Near Death Experiences

And now, from the awful, horrible, wicked mind of… hey, wait, this is my question! Ooops.

Describe five of your most interesting near-death-experiences. Now, by NDE I don’t mean when you temporarily die and you see a white light, get visited by your grandmother’s second cousin’s dog’s previous owner, hear choirs of angels singing pastiches of the Carpenters and Handel, or anything like that. (Though of course such (purported) experiences would certainly fall well within the range of possible answers to this question.) Rather, I mean situations in which you or someone you were with nearly died. Actual (permanent) death does not count. Rather, the near escape or near avoidance of death is what we are all curious about. (Or, at least, I am!)

Actually, I thought of this question at Marvin’s house when I was ranting about the dangers of cycling in Korea, and he agreed it might be a good F5 question. So it’s partly from the evil, wicked, horrid mind of Marvin too.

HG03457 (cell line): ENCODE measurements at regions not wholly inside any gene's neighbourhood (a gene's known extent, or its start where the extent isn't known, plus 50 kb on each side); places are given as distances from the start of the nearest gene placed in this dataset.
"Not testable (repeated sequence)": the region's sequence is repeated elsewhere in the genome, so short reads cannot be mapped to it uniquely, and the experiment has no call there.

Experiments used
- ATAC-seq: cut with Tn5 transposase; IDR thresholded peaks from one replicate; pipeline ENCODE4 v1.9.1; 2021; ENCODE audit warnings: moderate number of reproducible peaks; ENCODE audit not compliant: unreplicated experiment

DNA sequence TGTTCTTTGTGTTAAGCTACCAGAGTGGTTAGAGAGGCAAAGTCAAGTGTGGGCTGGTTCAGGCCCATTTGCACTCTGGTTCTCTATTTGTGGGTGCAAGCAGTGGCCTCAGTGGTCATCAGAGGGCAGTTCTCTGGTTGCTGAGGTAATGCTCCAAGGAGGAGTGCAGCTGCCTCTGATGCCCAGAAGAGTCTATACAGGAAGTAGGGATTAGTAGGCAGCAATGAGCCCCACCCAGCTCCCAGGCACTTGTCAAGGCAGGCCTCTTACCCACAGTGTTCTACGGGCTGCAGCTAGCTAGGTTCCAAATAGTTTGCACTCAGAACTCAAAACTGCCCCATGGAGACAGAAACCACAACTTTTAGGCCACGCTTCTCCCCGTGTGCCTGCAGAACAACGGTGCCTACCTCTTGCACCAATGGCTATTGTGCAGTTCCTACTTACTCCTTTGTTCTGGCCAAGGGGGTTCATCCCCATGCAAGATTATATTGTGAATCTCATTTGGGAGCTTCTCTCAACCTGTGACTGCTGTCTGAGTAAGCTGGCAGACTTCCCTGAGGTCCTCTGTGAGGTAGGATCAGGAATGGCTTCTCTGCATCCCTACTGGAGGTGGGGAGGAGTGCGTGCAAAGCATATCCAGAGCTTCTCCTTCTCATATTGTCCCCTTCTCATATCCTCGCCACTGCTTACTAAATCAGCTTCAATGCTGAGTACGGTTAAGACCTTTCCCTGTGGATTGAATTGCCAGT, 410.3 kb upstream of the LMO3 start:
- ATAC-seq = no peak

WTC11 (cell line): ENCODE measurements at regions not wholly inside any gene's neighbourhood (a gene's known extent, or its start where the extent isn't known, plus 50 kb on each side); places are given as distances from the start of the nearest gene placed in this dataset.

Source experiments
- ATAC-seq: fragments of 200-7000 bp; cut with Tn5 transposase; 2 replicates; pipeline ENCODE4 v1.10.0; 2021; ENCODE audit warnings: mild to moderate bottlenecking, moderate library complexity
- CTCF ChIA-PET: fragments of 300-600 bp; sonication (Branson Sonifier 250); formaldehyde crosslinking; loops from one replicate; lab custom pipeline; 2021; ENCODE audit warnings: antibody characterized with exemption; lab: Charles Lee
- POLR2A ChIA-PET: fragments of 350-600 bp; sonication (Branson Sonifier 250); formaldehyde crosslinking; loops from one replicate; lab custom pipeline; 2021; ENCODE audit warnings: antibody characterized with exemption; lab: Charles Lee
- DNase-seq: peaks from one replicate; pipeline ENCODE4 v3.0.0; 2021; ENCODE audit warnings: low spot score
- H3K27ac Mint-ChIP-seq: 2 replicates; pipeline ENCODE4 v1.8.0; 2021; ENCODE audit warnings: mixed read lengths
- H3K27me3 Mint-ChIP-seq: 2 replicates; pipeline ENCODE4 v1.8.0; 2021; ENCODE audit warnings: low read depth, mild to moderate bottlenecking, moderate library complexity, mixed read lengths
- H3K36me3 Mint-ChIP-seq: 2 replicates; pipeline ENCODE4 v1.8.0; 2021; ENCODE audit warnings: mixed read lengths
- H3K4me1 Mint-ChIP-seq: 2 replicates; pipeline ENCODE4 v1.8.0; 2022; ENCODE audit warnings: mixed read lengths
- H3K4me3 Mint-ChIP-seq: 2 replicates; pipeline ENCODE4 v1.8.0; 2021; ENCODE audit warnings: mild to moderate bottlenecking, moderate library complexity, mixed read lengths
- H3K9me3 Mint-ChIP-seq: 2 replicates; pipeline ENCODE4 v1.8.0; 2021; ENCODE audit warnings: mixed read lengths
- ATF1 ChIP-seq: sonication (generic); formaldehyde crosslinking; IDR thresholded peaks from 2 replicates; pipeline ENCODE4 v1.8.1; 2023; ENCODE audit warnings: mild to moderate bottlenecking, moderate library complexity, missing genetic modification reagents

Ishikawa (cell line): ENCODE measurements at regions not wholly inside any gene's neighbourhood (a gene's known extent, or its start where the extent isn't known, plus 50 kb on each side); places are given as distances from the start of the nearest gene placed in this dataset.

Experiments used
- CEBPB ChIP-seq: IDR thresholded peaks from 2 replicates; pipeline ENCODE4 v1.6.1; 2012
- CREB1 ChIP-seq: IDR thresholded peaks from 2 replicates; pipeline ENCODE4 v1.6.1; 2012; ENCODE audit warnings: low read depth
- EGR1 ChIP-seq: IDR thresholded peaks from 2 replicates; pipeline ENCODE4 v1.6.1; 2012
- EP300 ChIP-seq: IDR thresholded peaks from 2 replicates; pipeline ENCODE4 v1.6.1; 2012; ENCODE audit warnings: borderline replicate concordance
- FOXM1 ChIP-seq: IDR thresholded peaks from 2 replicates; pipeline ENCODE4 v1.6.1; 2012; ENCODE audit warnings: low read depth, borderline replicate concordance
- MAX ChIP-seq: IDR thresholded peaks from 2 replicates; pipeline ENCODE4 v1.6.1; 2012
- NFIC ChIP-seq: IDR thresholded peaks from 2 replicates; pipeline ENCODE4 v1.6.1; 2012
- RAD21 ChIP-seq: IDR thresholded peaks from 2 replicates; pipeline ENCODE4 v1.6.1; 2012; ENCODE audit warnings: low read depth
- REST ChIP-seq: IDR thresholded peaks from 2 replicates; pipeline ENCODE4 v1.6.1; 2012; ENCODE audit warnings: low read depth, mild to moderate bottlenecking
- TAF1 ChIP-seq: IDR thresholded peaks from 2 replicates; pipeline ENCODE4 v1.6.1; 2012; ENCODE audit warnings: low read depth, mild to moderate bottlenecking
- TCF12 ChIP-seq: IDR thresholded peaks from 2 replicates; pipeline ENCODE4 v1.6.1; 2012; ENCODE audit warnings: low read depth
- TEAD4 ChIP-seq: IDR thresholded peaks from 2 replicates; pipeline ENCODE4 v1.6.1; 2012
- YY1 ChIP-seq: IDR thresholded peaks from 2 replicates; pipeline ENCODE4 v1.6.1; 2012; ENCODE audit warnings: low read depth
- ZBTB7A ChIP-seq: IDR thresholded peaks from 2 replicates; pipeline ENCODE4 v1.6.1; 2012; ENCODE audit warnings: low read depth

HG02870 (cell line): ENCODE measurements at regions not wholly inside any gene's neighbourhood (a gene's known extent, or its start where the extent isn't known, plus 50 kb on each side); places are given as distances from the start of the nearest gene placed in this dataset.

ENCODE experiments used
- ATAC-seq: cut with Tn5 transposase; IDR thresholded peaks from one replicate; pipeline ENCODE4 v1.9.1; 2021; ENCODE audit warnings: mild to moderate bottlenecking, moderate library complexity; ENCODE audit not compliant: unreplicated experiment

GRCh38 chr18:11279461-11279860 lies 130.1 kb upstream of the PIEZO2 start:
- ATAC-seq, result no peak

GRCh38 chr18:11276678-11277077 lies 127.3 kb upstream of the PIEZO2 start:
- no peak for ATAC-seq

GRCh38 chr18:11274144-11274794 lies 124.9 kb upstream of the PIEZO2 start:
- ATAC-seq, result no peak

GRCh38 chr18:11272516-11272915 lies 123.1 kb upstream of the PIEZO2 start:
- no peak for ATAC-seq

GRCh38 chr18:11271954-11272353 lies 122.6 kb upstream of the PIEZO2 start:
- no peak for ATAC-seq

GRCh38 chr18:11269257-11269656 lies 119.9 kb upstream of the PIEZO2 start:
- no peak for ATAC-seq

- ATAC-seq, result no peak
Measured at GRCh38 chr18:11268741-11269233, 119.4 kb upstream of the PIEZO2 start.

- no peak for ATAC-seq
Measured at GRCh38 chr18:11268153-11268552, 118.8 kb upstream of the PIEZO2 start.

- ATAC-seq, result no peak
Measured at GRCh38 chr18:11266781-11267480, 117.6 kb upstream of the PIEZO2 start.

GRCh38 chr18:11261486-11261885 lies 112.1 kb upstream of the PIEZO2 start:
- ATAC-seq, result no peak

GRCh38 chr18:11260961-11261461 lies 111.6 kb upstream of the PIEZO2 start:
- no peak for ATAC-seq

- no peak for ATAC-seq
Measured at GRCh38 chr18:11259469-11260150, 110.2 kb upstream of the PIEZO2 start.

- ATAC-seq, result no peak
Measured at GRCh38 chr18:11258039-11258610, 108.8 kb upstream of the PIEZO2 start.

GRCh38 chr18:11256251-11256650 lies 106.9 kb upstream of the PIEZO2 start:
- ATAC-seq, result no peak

And on the topic of cycling in Korea, this most dangerous form of of exercise has provided me with a great many angry, ranted-out examples, but I shall try to answer in a more diverse fashion.

  1. A half-remembered apparent near-drowning. When I was a little kid, perhaps in first grade or so, my class made a trip to the community swimming pool. Some bright soul decided it would be hilarious to push one of the little kids in. I must have been pushed hard, because I remember my head hitting the bottom of the pool—but it couldn’t have been that hard, since it was only the shallow end. I remember my head hitting the bottom, though, and a strange feeling of panic as well as an inability to move as everything went black. I don’t know if anyone ever told my parents about it, but in any case, I was scared of water after that for a long time!